sop sop - 3 months ago 9
C Question

Comparing pointer with char end of string

I know that when comparing a char pointer with some char value you need to prefix the pointer with

*
, but I have found in some code a comparison like:

char* c;
// ...
while (*c != ']' && *c != '\0') // search for some character
{
c++;
}
if (c == '\0')
{
return -1; // error
}


So, my question is: is this a bug or a special case? Shouldn't there be
if (*c == '\0')
there?

Answer

Null Pointers

The integer constant literal 0 has different meanings depending upon the context in which it's used. In all cases, it is still an integer constant with the value 0, it is just described in different ways.

If a pointer is being compared to the constant literal 0, then this is a check to see if the pointer is a null pointer. This 0 is then referred to as a null pointer constant. The C standard defines that 0 cast to the type void * is both a null pointer and a null pointer constant.

Additionally, to help readability, the macro NULL is provided in the header file stddef.h.

Therefore, here are some valid ways to check for a null pointer:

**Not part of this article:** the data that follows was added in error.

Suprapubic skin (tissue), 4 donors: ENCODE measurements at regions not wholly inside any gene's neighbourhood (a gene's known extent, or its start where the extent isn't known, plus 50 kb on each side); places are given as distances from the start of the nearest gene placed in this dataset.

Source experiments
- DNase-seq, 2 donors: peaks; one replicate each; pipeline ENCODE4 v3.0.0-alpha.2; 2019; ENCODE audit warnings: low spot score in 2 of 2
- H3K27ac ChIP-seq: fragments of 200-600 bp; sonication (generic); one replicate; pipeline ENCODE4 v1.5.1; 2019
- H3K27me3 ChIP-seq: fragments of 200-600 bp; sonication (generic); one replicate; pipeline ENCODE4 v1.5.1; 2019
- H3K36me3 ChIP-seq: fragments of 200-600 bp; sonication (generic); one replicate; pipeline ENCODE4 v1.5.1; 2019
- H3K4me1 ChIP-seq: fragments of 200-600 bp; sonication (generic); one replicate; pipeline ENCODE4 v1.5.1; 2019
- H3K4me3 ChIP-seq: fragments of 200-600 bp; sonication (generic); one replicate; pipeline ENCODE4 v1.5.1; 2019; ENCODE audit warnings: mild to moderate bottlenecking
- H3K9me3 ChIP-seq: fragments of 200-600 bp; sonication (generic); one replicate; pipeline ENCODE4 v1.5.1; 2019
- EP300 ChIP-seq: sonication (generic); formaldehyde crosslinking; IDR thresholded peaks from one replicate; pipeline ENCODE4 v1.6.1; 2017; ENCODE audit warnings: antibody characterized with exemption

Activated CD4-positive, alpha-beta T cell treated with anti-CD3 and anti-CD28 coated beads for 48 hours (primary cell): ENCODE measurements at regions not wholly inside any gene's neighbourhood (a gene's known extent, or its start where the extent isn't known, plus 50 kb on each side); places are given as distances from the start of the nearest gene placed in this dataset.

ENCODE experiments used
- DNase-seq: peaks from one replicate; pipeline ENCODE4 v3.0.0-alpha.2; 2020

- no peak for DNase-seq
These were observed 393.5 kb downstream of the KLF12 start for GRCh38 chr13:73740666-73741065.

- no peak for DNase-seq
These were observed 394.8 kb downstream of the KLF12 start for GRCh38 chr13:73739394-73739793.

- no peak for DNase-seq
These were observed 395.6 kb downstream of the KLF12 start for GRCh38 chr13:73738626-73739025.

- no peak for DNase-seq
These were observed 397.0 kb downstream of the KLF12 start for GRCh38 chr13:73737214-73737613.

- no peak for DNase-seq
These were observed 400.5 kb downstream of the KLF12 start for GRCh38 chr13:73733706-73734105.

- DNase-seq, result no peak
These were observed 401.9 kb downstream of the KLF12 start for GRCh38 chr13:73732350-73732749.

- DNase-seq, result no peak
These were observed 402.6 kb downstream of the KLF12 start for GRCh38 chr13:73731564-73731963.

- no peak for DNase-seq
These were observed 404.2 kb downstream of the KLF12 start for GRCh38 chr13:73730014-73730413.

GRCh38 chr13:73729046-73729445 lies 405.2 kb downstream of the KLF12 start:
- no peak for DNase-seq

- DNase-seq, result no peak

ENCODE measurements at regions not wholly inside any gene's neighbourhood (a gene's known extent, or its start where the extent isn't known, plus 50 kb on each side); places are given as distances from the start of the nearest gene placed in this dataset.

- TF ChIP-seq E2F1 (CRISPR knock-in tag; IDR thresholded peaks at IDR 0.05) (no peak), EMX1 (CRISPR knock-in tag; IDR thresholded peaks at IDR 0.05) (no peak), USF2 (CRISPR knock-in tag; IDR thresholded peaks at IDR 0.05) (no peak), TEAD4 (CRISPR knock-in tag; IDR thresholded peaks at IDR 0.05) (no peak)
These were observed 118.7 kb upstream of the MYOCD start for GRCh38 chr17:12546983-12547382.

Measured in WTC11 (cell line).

if (pointer == NULL)

NULL is defined to compare equal to a null pointer. It is implementation defined what the actual definition of NULL is, as long as it is a valid null pointer constant.

if (pointer == 0)

0 is another representation of the null pointer constant.

Null Characters

'\0' is defined to be a null character - that is a character with all bits set to zero. This has nothing to do with pointers. However you may see something similar to this code:

if (!*string_pointer)

checks if the string pointer is pointing at a null character

if (*string_pointer)

checks if the string pointer is pointing at a non-null character.

So, my question is: is this a bug or a special case? Shouldn't there be if (*c == '\0') there?

The statement in your code if (c == '\0') checks if the pointer itself equals 0. That is, it checks for c being a Null pointer. But I think it is a bug, because the statement to check if c is a NULL pointer is after accessing the value stored at c. I think the program is about to locate a character ]. If it found the character ] before the null character, then it doesn't return -1. So, the corrected statement should be-

if (*c == '\0')
{
    return -1; // It didn't found the '[' character!
}